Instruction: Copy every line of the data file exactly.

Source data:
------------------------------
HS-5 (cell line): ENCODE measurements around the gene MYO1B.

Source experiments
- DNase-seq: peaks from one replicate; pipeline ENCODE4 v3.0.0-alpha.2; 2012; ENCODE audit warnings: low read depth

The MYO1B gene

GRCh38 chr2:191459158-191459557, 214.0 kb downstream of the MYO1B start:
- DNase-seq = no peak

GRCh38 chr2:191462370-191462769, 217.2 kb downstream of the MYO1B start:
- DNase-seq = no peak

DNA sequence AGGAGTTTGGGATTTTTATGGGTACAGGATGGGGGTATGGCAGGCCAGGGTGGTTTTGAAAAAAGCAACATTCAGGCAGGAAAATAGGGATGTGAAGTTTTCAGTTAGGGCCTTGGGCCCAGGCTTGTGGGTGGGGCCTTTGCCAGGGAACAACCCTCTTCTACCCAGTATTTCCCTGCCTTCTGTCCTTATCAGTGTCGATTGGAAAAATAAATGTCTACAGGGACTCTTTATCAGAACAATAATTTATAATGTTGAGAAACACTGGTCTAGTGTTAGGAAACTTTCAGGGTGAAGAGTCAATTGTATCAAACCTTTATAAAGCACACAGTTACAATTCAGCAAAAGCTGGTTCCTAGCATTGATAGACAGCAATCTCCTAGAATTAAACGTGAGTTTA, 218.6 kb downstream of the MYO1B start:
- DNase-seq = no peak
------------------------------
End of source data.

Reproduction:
HS-5 (cell line): ENCODE measurements around the gene MYO1B.

Source experiments
- DNase-seq: peaks from one replicate; pipeline ENCODE4 v3.0.0-alpha.2; 2012; ENCODE audit warnings: low read depth

The MYO1B gene

GRCh38 chr2:191459158-191459557, 214.0 kb downstream of the MYO1B start:
- DNase-seq = no peak

GRCh38 chr2:191462370-191462769, 217.2 kb downstream of the MYO1B start:
- DNase-seq = no peak

DNA sequence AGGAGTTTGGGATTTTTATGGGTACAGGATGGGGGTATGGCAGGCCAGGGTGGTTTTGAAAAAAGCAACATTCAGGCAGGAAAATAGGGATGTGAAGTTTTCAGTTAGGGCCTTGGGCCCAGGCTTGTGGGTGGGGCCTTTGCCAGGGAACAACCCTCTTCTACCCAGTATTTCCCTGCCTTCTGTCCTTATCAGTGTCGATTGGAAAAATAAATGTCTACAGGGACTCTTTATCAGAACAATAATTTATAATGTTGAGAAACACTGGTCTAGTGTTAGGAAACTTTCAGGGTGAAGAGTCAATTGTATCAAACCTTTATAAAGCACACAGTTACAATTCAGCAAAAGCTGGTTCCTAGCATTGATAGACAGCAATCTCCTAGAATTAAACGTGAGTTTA, 218.6 kb downstream of the MYO1B start:
- DNase-seq = no peak